Secure the Solana Ecosystem (5) — Multi-Sig

In this post, we explore the implementation of multi-signature functionality in Solana, highlighting its significance in decentralized applications for bolstering security and safeguarding against private key exposure.

Secure the Solana Ecosystem (5) — Multi-Sig

0. Review

1. Overview

In the previous blog, we discussed the account validation, which is important to access control, in Solana programs. However, for a decentralized DApp and to protect the potential private key leakage, multi-sig is very important. In this post, we will introduce the implementation of the Multi-Sig.

2. Concept of Muti-Sig

Multi-Sig is a digital signature scheme that allows a group of users to sign a single transaction. The transaction could be a call to a privilege function (e.g., mint), a fund transfer instruction, etc. The mechanism of multi-sig is that given n parties with their own private keys, at least m of the private keys must sign to execute the transaction. This can make the funds in DeFi much safe and can protect the potential risk like private key leakage and rug pull.

3. Usage of Multi-Sig

In Solana, there is a multi-sig program from Serum, which is quite similar to the logic of the multi-sig developed by OpenZeppelin. This allows multiple users to sign a transaction fully on-chain. However, if you can collect all the required signatures off-chain, the process can be easier. To illustrate it, we add the multi-sig functionality in the test code from the last post. All the test code can be found here.

3.1 Code Review

In the last introduced project, we replace the admin of the config account with a multisig account. In this case, to perform the instruction Lock and Unlock, the client will have to include enough signatures of the valid owners in the transaction.

We add a struct named Multisig consisting of four attributes. They are the number of signatures required to execute the instruction, the total number of valid signers, the status of the account (whether it's initialized or not), and the array of valid signers' public keys.

Correspondingly, we add the instruction InitializeMultisig in as well. Note that it receives the argument m (u8) from the client side. This value will be feed into the function InitializeMultisig().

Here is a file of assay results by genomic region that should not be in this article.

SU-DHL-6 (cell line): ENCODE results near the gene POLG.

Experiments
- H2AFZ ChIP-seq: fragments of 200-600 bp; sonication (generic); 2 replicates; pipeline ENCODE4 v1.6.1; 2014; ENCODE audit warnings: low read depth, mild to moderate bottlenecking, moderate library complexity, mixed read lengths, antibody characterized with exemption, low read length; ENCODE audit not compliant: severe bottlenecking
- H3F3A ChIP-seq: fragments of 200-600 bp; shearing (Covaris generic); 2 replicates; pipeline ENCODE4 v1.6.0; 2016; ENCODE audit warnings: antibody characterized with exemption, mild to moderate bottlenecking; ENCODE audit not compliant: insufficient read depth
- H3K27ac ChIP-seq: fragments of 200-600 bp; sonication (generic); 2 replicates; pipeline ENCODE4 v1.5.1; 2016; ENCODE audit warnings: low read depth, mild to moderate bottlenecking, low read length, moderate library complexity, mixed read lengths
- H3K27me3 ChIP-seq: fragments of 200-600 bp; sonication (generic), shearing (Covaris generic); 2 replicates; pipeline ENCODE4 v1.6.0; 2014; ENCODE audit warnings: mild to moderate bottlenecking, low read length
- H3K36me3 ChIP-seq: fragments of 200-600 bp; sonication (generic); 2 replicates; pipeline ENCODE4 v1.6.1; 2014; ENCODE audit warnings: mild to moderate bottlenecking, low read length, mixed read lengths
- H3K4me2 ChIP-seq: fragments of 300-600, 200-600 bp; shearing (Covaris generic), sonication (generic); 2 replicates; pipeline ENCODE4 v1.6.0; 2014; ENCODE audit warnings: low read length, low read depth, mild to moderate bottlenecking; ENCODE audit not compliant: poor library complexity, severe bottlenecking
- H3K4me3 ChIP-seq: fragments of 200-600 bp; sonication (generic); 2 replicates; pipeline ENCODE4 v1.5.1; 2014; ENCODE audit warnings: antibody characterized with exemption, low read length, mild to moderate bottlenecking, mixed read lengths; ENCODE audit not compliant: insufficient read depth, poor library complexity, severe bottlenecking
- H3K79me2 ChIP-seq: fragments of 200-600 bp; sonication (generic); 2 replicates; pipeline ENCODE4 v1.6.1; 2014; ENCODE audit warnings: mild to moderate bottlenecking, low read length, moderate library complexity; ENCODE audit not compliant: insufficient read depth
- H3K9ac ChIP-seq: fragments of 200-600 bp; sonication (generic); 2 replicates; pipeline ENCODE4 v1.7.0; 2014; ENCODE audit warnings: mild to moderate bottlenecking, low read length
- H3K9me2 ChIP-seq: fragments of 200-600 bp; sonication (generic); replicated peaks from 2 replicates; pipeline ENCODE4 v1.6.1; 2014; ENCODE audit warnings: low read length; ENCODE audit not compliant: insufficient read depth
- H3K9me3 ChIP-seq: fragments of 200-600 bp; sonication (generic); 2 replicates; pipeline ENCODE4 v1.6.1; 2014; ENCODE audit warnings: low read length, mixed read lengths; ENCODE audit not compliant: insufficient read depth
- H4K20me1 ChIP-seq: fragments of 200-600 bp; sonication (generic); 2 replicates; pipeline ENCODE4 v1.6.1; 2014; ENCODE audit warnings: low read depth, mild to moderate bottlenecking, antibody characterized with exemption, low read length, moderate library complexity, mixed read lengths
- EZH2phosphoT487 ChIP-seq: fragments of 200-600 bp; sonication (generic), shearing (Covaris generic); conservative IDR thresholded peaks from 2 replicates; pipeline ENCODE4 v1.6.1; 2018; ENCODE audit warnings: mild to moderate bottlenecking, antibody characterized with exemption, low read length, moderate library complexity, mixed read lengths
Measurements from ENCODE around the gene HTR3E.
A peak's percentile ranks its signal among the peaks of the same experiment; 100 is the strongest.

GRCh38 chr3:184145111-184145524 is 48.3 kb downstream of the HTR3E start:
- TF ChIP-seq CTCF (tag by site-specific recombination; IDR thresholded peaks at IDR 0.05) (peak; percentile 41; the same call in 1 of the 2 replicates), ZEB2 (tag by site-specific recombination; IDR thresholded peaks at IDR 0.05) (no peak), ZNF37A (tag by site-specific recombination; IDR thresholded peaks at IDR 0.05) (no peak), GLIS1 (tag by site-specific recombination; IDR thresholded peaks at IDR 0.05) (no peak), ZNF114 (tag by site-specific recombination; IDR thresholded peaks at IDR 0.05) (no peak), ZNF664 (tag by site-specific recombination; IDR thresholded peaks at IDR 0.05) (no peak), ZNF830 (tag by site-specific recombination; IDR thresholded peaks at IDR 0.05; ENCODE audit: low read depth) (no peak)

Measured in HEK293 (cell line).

Function InitializeMultisig() receives the created accounts and the value m. To prevent the account from being re-initialized by malicious users, we validate whether the account has already been initialized (line 385-388). After that, we init the multi-sig account by assigning the value m, n and the public key of the signers.

In function Lock(), we check whether the admin account of the config account is a multi-sig one. If so, it will validate and count the signatures passed in (line 151 to 158). Once the number of valid signatures reaches or exceeds the required amount, doors will be locked (line 163 to 168). The implementation of the multi-sig in the function Unlock() is similar to Lock() function.

We deployed the program on testnet and it can be find in the following link.

3.2 Send Transaction

In function InitializeMultisig(), the keys includes four accounts. They are the multisig account and three valid signer's accounts. Note that one of the signers is also the fee payer of the transaction. We set the value of m to 2, which means two of the three signers' signatures is required to execute privilege functions.

We also set the admin of the config account as the multisig account by passing the public key of the multisig account in the instruction data.

In function lock(), in addition to the config account (line 410), we pass in the multisig account (line 411), and two (at least) valid signers' accounts (line 412 - line 413). We set the attribute isSigner to be true for the signers. Again, the logic of the function unlock() is similar to it.

All the test transactions are listed below. The whole process is AllocatePDA()-> InitializeMultisig() -> InitializeDoor()-> InitializeConfig()-> Unlock() -> Open() -> Close()-> Lock().

3.3 Test Transaction

To test if the multi-sig really works, we modify the script of the client.

As shown above, we only pass in one signer account, and provide only one valid signature.

We noticed that the door cannot be unlocked due to insufficient signatures.

4. Summary

In this article, we introduce the simple implementation of the multi-sig in Solana. It’s for the scenario that you are able to collect the signatures from multiple users off-chain. The scenario that the transactions are required to be signed fully on-chain will be introduced later. Keep following, and we will share more in the upcoming posts.

Read other articles in this series:

About BlockSec

BlockSec is a pioneering blockchain security company established in 2021 by a group of globally distinguished security experts. The company is committed to enhancing security and usability for the emerging Web3 world in order to facilitate its mass adoption. To this end, BlockSec provides smart contract and EVM chain security auditing services, the Phalcon platform for security development and blocking threats proactively, the MetaSleuth platform for fund tracking and investigation, and MetaSuites extension for web3 builders surfing efficiently in the crypto world.

To date, the company has served over 300 esteemed clients such as MetaMask, Uniswap Foundation, Compound, Forta, and PancakeSwap, and received tens of millions of US dollars in two rounds of financing from preeminent investors, including Matrix Partners, Vitalbridge Capital, and Fenbushi Capital.

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